Peter, it’s amazing how often I come across people prepared to argue that same line. We should never have become involved in World War I, II, Korea, Vietnam, or any other foreign squabble, none of which, they argue, ever posed any threat to Australia. The concept of forward defence, mutual treaty obligations, and other aspects of self-interest never trouble them. Some are completely unaware that Germany’s extensive territorial domain in the South-west Pacific into the 1940s even existed.
    We can certainly debate the relevance to our national interests of any particular deployment, but Occidental’s general idea that commitment of troops to fight in other countries is never an essential aspect of our defence is very naive.

  • Occidental

    Doubting Thomas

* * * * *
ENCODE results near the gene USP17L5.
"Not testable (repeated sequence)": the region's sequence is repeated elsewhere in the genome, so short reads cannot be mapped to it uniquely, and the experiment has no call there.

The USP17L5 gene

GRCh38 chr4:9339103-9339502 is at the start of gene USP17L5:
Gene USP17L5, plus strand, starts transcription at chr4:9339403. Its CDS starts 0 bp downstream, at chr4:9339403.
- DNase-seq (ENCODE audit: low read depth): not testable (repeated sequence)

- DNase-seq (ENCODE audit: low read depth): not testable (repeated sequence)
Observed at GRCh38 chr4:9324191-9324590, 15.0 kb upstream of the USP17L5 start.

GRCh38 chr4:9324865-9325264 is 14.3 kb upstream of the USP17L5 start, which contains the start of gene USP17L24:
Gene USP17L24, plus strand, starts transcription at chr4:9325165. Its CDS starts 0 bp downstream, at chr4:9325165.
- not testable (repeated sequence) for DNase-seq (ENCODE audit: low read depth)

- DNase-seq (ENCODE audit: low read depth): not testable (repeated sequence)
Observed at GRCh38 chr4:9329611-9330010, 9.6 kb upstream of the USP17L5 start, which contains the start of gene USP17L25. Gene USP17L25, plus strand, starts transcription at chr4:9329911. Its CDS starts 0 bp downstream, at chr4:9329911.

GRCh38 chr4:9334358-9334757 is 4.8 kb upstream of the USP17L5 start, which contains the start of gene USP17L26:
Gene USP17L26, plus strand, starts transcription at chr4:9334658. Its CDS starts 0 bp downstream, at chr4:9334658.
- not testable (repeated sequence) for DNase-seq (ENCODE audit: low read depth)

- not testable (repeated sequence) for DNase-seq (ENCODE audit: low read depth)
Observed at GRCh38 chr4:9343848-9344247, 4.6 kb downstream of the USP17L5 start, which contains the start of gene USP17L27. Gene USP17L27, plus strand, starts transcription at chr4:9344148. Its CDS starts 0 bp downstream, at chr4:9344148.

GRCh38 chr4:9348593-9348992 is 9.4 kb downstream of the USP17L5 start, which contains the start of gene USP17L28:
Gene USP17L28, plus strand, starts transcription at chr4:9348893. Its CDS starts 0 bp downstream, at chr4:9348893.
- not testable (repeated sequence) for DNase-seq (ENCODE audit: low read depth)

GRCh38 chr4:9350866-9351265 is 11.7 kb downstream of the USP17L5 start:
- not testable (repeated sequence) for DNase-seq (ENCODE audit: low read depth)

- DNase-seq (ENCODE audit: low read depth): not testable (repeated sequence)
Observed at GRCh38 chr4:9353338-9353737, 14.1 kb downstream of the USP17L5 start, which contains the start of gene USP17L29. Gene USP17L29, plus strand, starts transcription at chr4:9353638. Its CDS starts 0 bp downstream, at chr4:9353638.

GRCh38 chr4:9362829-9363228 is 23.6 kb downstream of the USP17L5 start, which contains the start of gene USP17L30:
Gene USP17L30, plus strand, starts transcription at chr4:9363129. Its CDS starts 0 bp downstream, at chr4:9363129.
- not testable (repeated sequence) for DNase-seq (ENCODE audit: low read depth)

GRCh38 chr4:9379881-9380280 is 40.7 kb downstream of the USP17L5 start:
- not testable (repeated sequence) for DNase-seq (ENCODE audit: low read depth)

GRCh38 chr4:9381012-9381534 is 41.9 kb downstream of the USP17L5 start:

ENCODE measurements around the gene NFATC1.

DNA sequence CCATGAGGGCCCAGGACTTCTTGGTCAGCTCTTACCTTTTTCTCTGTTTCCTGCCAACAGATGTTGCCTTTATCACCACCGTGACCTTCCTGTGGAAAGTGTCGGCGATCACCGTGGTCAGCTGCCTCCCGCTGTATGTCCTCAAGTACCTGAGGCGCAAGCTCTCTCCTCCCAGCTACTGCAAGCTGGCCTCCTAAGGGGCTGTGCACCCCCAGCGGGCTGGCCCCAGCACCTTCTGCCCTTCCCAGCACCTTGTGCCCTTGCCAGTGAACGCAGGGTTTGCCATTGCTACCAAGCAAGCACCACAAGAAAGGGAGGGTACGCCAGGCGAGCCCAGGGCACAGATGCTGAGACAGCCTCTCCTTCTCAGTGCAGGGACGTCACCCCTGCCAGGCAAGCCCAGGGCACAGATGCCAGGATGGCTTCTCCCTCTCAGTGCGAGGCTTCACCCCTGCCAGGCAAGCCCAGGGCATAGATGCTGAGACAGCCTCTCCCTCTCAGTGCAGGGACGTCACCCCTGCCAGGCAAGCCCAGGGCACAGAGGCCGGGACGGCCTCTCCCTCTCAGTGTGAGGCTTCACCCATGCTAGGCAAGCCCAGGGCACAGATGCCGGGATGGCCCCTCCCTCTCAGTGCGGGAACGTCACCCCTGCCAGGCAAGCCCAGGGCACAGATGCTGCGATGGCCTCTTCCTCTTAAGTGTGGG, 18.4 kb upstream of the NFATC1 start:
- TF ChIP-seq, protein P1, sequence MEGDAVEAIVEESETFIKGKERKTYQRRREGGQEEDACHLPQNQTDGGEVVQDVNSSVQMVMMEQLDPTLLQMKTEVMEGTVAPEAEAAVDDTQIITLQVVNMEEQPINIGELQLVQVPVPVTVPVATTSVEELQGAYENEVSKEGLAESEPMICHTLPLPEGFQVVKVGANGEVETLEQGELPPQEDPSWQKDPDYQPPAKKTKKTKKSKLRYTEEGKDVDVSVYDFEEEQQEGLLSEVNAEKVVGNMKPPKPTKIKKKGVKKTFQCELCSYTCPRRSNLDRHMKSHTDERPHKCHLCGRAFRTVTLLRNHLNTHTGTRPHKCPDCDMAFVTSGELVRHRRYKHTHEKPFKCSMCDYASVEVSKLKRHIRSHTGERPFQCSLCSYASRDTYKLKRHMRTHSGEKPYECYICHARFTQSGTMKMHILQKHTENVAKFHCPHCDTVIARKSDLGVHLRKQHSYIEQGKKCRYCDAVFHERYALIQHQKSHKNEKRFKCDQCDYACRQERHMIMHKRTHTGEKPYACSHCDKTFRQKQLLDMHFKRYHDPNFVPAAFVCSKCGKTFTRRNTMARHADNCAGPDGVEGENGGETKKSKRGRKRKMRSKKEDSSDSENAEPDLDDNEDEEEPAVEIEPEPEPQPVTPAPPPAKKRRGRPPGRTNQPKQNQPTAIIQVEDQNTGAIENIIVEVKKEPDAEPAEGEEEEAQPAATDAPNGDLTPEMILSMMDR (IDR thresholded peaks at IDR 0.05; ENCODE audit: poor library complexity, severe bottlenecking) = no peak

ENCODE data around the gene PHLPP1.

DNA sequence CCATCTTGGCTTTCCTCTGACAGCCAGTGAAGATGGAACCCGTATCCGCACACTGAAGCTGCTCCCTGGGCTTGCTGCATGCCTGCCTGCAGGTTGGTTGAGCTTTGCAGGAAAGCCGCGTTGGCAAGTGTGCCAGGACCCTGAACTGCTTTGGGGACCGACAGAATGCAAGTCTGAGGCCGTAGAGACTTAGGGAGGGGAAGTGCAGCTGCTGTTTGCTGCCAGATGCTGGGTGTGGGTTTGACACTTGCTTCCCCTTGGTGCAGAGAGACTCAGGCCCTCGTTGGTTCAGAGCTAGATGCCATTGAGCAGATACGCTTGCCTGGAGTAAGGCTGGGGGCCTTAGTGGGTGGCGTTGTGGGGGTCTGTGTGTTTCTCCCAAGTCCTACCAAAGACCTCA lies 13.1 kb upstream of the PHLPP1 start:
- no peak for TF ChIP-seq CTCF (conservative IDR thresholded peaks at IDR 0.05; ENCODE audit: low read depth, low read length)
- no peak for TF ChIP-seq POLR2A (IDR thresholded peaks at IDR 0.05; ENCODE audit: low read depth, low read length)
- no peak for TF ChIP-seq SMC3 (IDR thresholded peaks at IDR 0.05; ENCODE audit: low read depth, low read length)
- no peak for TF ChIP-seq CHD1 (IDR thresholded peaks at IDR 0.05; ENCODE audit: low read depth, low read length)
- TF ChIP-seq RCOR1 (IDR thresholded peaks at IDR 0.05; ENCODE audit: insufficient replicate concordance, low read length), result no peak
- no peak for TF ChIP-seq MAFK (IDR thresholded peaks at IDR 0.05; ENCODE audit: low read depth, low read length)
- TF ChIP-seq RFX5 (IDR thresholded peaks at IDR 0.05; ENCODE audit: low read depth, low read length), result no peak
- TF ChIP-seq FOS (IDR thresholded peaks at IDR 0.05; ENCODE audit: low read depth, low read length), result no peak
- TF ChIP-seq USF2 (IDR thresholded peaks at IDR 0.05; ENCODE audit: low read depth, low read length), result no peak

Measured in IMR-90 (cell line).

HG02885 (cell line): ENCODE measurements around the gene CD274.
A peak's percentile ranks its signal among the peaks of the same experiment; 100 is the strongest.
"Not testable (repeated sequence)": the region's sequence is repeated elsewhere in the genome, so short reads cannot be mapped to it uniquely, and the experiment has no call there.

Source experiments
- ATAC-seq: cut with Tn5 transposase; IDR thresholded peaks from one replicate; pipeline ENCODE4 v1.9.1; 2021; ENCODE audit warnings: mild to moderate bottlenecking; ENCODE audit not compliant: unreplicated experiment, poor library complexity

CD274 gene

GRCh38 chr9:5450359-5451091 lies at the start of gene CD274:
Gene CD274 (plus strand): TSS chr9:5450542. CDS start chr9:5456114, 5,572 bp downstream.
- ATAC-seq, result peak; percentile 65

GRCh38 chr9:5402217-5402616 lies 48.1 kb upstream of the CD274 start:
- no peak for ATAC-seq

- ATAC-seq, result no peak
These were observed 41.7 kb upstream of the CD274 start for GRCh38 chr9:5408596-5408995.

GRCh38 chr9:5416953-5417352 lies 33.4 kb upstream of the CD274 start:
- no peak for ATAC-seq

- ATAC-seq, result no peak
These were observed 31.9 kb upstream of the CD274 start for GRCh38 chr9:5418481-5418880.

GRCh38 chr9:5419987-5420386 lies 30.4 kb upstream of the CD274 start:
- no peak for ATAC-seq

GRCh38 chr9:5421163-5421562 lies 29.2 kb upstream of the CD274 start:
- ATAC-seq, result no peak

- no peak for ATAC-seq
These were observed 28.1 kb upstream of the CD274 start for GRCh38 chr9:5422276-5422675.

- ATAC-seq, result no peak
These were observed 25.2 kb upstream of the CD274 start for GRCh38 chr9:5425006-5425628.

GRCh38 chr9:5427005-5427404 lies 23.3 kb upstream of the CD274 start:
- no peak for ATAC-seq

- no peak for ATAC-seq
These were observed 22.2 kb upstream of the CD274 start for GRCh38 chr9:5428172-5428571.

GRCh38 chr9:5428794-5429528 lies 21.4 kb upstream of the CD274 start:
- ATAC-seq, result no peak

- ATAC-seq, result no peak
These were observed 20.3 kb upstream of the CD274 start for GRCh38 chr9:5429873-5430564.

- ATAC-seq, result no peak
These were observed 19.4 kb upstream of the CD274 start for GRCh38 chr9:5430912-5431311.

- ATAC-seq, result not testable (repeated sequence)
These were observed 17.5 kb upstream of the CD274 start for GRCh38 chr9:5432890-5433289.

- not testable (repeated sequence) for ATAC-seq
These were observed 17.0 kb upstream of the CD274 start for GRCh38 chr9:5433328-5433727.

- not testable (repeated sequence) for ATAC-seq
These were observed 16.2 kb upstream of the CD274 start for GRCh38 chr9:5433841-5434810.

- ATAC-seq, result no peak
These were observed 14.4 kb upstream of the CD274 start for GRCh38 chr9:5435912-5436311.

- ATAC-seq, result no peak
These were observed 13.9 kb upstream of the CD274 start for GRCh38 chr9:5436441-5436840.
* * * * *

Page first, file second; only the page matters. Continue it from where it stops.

The deployment of force away from one’s own territory has been a regular aspect of warfare since atleast the Old Kingdom of ancient Egypt. It has a long history. Perhaps the best examples in ancient times of deployments for the purpose of defence can be found in the Peloponnesian war, (Scippios foray into North Africa was more punitive then defensive). The problem is and remains that for purposes of military as opposed to political strategy, the benefits of deployments of force away from ones territory rarely provides the dividends advertised. You are obviously a student of warfare and therefore there seems little benefit in pointing out the many expeditionary failures during times of war. Obviously the states which engage in the practice most often tend to be as the Romans would describe them the “insulani”, and then, the Imperial states and their clients. My view is that one of the great shibboleths of our time is the forward defence strategy, and its hand maiden in crime “keeping open the sea lanes”. I am not as uncomfortable with a “forward political” strategy, but I would prefer that political leaders be honest about the real purpose of deployments and their benefits. I am happy for you to point out either from Australias record or those of any other nation in recent times where deployments of force far from ones territory for the “purpose of defence” has yielded a strategic (militarily) benefit worth the cost. This is far from an arid intellectual exercise as many young Australians have died in some of these foreign forago’s